In terms of visual effects, SPHERE suffers from the underwater syndrome. We all know that it is dark and gloomy a thousand feet below the ocean's surface, but it doesn't help us out much to give us a movie that tries to approximate this. There's one scene where the team is descending in a submarine to visit the spacecraft for the first time. Fielding looks out a viewport and says, "Look at the size of that thing." Cut to a view of the craft punctuated by a fanfare of music. Too bad we couldn't see much, or it might have actually been impressive.

This film tries so hard to be a thinking thriller that it makes efforts which only go through the motions and fail to captivate. One part of this involves time travel, and there is the revelation that if the future has no record of the team finding the sphere, that must mean they don't get out alive. To tell you why this is in violation of most time travel theory would be to give away much of the plot, so suffice to say that much of the convolution seems only to dazzle the audience with self-congratulatory cleverness that is not technically or intelligently proficient.

As I stated previously, SPHERE is only the latest in a long line of Crichton-based movies. A question occurred to me while viewing this film: Why doesn't Michael Crichton just become a screenwriter? After all, every time he writes a novel, he must know it is destined to be made into a movie. Why not just write the screenplay and cut out all that preliminary stuff? The answer I came up with is that he can make a whole lot of money off the novels first, and then make even more money off the movie option. People by the millions purchase his books, and you know what? It's because he's Michael Crichton, the guy whose books get made into movies. "He must be good," these people say in the aisles of Barnes and Noble, "or else they wouldn't keep making movies out of his novels." Well, I've got an inside scoop for you, folks. He's begun to write with the mentality that each story will, in fact, be filmed. He's become lazy and ineffectual as a novelist. You see, writing for a reader is very different from writing for a moviegoer. In a novel, you must be descriptive in an artful way so that the reader is almost unaware how he or she knows what a character is like. To simply read off a list of traits, background, and emotions is boring and insulting. "Show, don't tell" is one of the most elementary tenets of writing fiction. When you write a screenplay, however, you list as much as possible, so the producer, director, cinematographer, casting agent and actors know what the film will look like and what is expected of each character. In his novels, Crichton has begun to list. Big time. At the behest of a friend, I began to read his latest literary offering, but I couldn't get past the first fourth of the book because of the number of times the author insulted my intelligence by listing traits about the characters and telling me everything about them the moment they appeared in the story. Sad, really, to find that this has happened to the same man who once wrote novels like "Coma" and "The Great Train Robbery." The only good thing I can say about Crichton today is that he has at least continued to write from a wellspring of varied and interesting subjects, unlike someone like John Grisham, who only changes WHERE the lawyers work. But that's another story....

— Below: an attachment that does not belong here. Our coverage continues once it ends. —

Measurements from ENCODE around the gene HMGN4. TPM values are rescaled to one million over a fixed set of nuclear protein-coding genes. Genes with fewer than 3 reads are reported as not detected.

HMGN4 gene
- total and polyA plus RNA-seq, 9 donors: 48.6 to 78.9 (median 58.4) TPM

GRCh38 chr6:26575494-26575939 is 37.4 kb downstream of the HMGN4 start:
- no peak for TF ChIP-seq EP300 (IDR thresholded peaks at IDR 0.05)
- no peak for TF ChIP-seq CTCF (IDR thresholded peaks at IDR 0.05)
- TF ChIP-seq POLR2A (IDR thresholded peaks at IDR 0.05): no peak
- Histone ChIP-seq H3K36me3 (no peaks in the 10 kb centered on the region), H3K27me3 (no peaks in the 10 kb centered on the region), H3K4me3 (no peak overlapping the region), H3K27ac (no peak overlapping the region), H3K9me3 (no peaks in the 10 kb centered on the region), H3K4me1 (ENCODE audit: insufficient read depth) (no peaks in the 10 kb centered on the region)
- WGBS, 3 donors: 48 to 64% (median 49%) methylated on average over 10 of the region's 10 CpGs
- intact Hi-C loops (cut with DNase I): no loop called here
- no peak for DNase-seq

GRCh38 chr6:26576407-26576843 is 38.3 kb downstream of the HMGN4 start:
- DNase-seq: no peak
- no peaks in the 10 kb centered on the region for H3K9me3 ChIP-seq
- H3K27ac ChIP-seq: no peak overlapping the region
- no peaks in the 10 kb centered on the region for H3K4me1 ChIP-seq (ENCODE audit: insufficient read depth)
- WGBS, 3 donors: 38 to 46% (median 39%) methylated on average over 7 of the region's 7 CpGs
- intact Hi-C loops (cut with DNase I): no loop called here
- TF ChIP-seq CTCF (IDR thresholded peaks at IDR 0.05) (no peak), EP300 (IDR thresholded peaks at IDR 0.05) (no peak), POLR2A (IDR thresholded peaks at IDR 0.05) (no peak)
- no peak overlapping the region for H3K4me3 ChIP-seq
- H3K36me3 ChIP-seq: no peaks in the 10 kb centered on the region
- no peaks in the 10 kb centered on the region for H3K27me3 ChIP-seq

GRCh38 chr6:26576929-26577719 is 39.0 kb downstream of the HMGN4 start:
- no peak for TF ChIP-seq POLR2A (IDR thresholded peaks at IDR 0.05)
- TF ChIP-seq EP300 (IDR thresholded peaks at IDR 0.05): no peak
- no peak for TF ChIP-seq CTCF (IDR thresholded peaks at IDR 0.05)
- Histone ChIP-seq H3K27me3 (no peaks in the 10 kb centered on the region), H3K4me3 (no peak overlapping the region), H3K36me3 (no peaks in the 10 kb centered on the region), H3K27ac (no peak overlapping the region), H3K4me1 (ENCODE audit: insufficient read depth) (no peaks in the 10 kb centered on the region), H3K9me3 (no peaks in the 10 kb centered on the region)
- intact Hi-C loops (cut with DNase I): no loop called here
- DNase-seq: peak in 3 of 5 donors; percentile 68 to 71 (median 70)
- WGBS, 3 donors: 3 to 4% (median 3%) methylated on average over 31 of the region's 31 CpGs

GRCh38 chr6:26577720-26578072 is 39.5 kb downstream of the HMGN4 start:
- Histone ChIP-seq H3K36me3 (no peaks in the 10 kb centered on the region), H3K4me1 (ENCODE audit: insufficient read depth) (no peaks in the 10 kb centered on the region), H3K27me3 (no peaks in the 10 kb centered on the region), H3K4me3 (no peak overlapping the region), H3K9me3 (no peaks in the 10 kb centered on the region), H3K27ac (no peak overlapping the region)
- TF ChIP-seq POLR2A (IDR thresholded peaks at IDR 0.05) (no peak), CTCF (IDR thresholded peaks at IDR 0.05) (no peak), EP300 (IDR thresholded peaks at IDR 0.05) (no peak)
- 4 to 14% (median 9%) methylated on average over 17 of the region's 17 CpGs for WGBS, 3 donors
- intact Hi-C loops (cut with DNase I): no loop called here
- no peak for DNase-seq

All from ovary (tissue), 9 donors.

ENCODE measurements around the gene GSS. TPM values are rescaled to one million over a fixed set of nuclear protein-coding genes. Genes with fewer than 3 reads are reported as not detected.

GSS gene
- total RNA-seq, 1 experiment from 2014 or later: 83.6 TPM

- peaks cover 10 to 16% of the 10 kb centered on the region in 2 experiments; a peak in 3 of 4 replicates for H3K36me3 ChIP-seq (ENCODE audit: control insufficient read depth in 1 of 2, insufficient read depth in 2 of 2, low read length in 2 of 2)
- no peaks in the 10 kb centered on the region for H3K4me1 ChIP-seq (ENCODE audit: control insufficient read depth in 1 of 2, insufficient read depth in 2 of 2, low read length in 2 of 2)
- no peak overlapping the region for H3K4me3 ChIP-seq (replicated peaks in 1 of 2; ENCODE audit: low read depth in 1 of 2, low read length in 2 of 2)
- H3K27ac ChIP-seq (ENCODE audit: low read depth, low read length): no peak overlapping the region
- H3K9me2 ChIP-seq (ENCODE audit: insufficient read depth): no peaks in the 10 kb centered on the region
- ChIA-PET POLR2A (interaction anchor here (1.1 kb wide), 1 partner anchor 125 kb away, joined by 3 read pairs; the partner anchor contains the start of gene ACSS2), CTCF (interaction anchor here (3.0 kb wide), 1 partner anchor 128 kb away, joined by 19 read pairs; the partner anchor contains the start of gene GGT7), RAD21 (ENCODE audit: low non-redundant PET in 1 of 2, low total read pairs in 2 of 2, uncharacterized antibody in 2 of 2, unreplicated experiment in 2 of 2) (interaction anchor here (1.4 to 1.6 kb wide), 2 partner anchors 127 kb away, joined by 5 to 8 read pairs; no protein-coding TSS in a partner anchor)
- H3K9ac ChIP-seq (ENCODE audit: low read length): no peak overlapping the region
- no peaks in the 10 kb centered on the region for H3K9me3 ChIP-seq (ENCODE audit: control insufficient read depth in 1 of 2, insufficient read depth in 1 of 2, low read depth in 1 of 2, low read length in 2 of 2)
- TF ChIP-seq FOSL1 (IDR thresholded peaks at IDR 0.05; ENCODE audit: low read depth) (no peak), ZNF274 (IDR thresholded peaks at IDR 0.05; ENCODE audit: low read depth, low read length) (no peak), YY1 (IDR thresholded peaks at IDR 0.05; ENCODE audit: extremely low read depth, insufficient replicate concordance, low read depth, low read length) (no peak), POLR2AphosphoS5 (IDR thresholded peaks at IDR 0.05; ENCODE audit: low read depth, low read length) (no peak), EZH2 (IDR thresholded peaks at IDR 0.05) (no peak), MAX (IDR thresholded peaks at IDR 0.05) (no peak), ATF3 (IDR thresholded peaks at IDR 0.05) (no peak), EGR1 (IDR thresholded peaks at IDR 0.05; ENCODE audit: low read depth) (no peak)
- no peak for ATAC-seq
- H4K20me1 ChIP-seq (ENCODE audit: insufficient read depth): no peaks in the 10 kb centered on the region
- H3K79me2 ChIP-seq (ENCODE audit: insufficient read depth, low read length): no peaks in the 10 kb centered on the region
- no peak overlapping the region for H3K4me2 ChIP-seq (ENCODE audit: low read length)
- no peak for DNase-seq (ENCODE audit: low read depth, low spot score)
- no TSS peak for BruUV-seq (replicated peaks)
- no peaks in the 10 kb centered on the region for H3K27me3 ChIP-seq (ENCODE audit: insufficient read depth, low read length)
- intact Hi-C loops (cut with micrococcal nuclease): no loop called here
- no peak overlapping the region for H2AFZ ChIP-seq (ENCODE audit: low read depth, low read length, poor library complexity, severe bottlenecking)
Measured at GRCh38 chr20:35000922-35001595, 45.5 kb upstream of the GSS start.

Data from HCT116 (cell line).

Review posted February 18, 1998.